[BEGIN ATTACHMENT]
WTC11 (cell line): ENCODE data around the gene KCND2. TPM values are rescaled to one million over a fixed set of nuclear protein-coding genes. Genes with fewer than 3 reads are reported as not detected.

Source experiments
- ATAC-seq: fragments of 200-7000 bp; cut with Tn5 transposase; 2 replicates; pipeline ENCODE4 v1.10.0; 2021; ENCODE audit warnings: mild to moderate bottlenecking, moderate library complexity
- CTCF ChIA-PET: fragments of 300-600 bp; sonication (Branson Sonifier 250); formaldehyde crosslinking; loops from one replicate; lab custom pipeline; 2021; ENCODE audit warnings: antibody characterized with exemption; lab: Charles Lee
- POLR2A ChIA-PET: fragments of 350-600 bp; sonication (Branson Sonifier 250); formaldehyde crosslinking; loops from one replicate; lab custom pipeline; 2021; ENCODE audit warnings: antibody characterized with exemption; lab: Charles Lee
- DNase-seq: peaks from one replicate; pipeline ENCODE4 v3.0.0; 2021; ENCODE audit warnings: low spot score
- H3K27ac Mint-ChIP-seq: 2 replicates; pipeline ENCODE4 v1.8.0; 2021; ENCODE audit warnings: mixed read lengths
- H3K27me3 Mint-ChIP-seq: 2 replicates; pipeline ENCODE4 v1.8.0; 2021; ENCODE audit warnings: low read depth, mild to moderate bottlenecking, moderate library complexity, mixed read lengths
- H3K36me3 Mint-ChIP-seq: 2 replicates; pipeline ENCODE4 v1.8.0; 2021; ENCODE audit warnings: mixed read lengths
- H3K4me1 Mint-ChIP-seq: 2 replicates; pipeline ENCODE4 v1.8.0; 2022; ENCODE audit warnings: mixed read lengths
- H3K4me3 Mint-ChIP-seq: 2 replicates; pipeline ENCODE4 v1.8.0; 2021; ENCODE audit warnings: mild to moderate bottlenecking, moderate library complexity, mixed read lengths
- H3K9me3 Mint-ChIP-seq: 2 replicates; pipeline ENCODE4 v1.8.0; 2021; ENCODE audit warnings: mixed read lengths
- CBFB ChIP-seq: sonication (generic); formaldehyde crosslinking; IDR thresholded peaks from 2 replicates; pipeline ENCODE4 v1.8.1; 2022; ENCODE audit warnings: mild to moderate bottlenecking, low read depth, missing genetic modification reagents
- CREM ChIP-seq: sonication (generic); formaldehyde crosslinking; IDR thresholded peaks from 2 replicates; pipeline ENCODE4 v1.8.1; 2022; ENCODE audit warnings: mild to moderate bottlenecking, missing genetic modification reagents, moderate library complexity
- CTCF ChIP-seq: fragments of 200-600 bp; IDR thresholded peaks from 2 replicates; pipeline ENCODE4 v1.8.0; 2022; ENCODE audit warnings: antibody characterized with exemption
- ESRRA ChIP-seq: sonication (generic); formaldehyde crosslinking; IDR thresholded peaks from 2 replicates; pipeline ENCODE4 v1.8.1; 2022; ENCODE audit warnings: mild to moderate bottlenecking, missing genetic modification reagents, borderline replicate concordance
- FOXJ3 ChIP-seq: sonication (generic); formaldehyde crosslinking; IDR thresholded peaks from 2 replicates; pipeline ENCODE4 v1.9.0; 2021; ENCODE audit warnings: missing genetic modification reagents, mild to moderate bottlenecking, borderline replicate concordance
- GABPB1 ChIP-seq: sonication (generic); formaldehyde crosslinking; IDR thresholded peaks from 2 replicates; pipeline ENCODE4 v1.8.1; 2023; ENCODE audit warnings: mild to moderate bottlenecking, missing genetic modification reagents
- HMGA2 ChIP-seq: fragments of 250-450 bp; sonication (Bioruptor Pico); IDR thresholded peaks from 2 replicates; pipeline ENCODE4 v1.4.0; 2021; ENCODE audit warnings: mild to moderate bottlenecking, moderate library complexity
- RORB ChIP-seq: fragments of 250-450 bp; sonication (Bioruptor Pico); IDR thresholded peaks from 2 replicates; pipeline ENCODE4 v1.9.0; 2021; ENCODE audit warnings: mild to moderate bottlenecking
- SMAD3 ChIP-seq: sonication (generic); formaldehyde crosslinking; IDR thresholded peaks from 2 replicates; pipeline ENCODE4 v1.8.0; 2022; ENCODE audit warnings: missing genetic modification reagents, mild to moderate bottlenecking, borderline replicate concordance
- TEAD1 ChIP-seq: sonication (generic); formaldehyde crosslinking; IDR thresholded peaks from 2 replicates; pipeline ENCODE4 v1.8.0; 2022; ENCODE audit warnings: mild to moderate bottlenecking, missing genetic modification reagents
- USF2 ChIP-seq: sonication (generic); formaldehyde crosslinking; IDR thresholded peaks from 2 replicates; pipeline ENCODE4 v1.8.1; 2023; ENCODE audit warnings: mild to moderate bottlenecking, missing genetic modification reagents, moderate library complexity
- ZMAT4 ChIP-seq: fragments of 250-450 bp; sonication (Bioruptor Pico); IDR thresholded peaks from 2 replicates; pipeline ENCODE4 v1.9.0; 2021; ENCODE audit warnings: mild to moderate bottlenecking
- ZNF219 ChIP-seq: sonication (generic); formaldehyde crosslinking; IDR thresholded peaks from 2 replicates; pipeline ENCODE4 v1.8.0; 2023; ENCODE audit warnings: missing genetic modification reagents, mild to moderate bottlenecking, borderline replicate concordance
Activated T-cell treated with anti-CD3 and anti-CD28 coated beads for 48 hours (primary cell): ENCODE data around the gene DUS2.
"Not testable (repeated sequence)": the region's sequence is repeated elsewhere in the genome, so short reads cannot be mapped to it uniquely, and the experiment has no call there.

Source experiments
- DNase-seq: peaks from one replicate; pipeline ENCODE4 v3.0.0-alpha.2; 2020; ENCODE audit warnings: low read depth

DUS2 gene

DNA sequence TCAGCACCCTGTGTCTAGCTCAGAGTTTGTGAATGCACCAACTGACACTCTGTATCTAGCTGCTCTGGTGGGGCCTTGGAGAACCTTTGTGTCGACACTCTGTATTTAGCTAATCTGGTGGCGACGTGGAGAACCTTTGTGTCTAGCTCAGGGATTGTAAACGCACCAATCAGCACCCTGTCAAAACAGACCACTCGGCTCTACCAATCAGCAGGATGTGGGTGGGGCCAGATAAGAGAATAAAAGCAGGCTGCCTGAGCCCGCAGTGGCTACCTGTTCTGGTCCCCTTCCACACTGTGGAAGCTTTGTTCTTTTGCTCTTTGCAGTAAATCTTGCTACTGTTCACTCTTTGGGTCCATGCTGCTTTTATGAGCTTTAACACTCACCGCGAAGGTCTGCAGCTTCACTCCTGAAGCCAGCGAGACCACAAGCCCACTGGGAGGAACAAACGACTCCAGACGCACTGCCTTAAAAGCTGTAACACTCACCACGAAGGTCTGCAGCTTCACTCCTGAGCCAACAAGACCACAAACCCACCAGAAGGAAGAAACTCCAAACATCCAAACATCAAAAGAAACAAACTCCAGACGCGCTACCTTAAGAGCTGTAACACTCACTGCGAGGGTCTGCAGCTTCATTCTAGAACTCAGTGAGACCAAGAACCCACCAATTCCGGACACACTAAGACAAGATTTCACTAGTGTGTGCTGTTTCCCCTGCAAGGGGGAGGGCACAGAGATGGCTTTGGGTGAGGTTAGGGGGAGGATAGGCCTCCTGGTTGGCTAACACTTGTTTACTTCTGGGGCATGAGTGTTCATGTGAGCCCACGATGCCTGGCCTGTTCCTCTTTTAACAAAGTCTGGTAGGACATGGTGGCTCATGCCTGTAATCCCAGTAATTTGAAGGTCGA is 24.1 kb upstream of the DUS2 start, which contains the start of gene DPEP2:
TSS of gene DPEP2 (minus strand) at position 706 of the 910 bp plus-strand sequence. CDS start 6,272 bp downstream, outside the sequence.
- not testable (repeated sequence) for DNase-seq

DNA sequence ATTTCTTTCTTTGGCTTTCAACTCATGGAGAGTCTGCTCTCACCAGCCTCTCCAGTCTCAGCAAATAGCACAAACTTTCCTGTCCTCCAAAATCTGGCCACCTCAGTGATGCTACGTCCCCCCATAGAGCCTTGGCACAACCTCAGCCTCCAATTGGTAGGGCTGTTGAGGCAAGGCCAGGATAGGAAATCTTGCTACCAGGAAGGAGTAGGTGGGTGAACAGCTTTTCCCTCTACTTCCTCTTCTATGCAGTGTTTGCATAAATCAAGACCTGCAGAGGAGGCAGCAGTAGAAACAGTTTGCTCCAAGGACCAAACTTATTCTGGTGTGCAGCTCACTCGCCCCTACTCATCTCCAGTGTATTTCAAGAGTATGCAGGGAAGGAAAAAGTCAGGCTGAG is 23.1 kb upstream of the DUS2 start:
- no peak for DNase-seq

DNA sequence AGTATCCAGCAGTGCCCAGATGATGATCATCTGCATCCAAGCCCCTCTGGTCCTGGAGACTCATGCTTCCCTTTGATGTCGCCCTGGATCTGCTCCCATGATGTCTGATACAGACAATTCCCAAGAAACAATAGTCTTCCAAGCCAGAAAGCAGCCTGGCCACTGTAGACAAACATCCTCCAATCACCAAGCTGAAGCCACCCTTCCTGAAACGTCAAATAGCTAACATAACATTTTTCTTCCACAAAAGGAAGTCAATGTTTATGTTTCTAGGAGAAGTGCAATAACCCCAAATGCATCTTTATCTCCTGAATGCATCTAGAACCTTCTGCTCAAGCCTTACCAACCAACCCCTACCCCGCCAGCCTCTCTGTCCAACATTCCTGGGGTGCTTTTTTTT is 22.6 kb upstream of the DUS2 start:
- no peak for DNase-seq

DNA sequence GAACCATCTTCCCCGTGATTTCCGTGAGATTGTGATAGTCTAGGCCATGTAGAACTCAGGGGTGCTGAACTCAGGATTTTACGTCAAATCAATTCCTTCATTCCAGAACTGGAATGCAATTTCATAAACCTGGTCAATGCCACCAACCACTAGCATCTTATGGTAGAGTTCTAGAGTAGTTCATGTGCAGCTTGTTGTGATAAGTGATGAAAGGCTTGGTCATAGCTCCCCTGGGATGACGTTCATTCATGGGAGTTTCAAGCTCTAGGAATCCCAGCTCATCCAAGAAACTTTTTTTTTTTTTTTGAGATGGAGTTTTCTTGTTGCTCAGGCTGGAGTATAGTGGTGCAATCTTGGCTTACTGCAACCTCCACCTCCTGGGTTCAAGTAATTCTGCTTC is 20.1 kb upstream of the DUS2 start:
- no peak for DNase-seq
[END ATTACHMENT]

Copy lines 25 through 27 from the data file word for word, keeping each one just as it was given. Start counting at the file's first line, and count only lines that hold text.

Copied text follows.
- ZNF219 ChIP-seq: sonication (generic); formaldehyde crosslinking; IDR thresholded peaks from 2 replicates; pipeline ENCODE4 v1.8.0; 2023; ENCODE audit warnings: missing genetic modification reagents, mild to moderate bottlenecking, borderline replicate concordance
Activated T-cell treated with anti-CD3 and anti-CD28 coated beads for 48 hours (primary cell): ENCODE data around the gene DUS2.
"Not testable (repeated sequence)": the region's sequence is repeated elsewhere in the genome, so short reads cannot be mapped to it uniquely, and the experiment has no call there.